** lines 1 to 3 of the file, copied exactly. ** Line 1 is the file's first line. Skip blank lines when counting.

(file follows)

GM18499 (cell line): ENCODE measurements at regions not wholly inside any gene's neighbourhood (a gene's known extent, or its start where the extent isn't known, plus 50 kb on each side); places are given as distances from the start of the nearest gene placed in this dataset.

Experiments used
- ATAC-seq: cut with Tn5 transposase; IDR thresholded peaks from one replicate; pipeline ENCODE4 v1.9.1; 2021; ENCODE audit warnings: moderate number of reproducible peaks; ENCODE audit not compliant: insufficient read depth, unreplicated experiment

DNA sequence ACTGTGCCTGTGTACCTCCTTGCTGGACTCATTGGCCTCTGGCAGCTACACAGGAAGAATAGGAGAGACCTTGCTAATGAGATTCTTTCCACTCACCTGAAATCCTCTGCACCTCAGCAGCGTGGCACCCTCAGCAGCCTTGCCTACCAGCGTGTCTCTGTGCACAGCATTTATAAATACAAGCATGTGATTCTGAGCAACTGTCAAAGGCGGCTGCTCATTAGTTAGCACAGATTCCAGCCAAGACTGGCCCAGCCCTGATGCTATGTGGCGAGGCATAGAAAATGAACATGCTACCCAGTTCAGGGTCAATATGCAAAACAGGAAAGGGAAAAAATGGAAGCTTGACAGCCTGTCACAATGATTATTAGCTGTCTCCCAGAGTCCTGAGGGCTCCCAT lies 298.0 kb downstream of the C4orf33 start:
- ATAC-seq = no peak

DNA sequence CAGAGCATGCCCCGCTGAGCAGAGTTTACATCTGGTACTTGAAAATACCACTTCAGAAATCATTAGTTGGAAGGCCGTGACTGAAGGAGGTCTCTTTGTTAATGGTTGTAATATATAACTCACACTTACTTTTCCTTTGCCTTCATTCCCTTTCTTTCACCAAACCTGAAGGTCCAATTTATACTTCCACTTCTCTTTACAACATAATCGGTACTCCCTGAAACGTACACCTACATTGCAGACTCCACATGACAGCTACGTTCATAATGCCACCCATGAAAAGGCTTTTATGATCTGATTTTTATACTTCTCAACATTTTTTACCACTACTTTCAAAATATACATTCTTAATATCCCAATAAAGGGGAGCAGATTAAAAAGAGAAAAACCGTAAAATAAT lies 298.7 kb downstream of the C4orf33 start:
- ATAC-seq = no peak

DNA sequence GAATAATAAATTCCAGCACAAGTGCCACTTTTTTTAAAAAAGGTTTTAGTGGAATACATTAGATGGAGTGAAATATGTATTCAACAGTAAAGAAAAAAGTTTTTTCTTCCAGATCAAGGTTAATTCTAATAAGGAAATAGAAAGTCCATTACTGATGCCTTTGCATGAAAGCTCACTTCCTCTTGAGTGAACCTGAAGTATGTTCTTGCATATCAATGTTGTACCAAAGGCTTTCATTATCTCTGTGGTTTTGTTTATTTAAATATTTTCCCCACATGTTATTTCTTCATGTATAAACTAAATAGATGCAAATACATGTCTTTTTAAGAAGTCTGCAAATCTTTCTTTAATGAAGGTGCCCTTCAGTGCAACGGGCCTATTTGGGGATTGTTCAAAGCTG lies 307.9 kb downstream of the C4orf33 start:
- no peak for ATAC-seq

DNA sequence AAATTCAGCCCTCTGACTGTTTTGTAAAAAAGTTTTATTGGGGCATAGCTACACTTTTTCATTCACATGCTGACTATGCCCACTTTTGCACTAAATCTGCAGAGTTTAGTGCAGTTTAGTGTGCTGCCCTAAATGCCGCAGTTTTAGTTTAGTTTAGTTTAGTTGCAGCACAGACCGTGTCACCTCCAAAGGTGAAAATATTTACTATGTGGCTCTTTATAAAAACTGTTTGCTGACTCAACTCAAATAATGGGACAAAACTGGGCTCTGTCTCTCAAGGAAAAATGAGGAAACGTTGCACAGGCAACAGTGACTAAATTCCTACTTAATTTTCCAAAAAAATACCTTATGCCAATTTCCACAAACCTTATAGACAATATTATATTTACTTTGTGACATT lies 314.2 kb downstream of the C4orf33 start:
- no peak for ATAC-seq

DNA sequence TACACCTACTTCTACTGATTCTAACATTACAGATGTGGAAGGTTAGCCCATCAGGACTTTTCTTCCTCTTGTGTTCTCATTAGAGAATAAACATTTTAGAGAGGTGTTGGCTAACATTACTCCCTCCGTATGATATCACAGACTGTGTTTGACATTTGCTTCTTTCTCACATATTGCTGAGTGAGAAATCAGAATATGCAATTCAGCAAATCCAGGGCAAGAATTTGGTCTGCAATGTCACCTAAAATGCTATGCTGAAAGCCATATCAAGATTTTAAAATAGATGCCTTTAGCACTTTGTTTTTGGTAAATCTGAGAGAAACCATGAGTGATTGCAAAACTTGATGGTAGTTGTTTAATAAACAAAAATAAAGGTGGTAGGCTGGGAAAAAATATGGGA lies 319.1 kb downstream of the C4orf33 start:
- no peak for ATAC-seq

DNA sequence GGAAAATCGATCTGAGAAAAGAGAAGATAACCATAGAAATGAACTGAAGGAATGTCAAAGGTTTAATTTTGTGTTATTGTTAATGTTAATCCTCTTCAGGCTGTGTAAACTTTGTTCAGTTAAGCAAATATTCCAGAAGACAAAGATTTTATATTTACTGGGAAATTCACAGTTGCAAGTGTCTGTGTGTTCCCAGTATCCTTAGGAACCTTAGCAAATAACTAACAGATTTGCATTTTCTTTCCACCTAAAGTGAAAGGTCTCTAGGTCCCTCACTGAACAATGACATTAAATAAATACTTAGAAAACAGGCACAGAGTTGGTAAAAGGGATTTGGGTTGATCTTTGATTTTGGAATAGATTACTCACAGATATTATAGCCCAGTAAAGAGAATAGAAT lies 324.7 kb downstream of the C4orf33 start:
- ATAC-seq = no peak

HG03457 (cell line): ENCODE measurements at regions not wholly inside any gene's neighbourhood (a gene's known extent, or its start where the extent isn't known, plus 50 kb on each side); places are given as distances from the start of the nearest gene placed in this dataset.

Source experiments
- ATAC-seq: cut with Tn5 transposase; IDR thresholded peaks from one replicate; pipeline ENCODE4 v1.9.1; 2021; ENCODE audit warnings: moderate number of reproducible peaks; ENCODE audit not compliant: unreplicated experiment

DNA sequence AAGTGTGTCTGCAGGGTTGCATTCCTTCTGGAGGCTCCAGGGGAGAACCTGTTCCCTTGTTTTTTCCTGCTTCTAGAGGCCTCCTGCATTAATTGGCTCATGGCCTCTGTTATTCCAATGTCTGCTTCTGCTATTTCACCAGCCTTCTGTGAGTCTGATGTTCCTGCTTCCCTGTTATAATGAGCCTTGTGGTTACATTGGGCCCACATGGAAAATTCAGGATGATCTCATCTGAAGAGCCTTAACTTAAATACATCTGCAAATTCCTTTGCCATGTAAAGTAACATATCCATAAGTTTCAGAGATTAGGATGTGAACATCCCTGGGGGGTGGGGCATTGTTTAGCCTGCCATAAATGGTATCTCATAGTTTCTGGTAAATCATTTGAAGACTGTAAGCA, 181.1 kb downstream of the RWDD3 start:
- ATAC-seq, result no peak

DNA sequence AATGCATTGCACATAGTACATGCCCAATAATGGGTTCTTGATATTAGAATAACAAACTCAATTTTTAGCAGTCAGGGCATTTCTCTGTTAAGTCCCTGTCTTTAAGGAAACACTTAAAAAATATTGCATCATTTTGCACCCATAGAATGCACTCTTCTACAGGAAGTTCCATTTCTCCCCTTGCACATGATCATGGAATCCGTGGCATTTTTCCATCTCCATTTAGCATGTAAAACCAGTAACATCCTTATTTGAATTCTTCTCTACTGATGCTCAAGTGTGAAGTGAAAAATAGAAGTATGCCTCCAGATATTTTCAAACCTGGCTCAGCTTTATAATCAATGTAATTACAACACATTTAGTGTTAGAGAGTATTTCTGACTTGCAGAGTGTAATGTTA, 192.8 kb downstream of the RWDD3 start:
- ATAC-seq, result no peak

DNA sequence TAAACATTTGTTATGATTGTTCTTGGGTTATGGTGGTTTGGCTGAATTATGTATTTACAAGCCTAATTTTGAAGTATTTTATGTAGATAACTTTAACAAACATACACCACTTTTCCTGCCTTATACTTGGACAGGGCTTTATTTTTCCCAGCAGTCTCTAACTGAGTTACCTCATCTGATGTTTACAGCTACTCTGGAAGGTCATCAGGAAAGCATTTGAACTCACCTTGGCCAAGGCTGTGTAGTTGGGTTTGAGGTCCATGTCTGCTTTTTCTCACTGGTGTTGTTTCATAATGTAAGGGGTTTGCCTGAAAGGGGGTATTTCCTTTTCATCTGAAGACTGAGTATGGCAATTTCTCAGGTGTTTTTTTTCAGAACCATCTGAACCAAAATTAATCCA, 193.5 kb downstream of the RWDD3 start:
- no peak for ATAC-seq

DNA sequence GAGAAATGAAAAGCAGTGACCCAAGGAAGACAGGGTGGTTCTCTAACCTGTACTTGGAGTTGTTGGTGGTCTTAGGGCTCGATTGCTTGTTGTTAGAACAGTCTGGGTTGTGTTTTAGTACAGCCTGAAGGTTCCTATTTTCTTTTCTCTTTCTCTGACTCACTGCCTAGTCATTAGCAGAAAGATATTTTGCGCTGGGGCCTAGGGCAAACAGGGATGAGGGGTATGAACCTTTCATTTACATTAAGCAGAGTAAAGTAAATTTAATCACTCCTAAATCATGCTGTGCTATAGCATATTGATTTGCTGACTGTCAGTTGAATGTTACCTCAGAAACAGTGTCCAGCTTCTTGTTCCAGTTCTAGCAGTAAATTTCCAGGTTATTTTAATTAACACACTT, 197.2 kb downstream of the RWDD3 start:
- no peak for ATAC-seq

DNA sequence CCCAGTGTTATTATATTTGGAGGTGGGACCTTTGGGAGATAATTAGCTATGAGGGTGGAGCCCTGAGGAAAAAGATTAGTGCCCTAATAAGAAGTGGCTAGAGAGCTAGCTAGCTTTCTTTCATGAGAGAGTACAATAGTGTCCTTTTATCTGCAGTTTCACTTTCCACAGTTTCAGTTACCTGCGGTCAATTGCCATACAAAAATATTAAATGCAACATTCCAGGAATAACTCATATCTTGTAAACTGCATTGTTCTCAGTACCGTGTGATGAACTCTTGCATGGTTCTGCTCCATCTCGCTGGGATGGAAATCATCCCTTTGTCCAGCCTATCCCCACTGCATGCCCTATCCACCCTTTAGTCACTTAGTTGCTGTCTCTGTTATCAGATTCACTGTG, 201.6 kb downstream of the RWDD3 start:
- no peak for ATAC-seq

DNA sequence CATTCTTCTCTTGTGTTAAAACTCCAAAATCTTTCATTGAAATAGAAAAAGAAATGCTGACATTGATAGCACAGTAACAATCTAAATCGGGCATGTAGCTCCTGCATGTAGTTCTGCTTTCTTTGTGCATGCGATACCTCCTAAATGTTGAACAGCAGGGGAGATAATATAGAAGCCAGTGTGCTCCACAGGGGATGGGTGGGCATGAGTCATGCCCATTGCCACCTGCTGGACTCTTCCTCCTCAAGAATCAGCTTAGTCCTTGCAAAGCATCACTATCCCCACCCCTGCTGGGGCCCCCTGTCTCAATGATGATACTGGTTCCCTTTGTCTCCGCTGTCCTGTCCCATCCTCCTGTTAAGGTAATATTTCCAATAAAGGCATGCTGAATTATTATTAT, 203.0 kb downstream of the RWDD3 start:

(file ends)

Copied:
GM18499 (cell line): ENCODE measurements at regions not wholly inside any gene's neighbourhood (a gene's known extent, or its start where the extent isn't known, plus 50 kb on each side); places are given as distances from the start of the nearest gene placed in this dataset.

Experiments used
- ATAC-seq: cut with Tn5 transposase; IDR thresholded peaks from one replicate; pipeline ENCODE4 v1.9.1; 2021; ENCODE audit warnings: moderate number of reproducible peaks; ENCODE audit not compliant: insufficient read depth, unreplicated experiment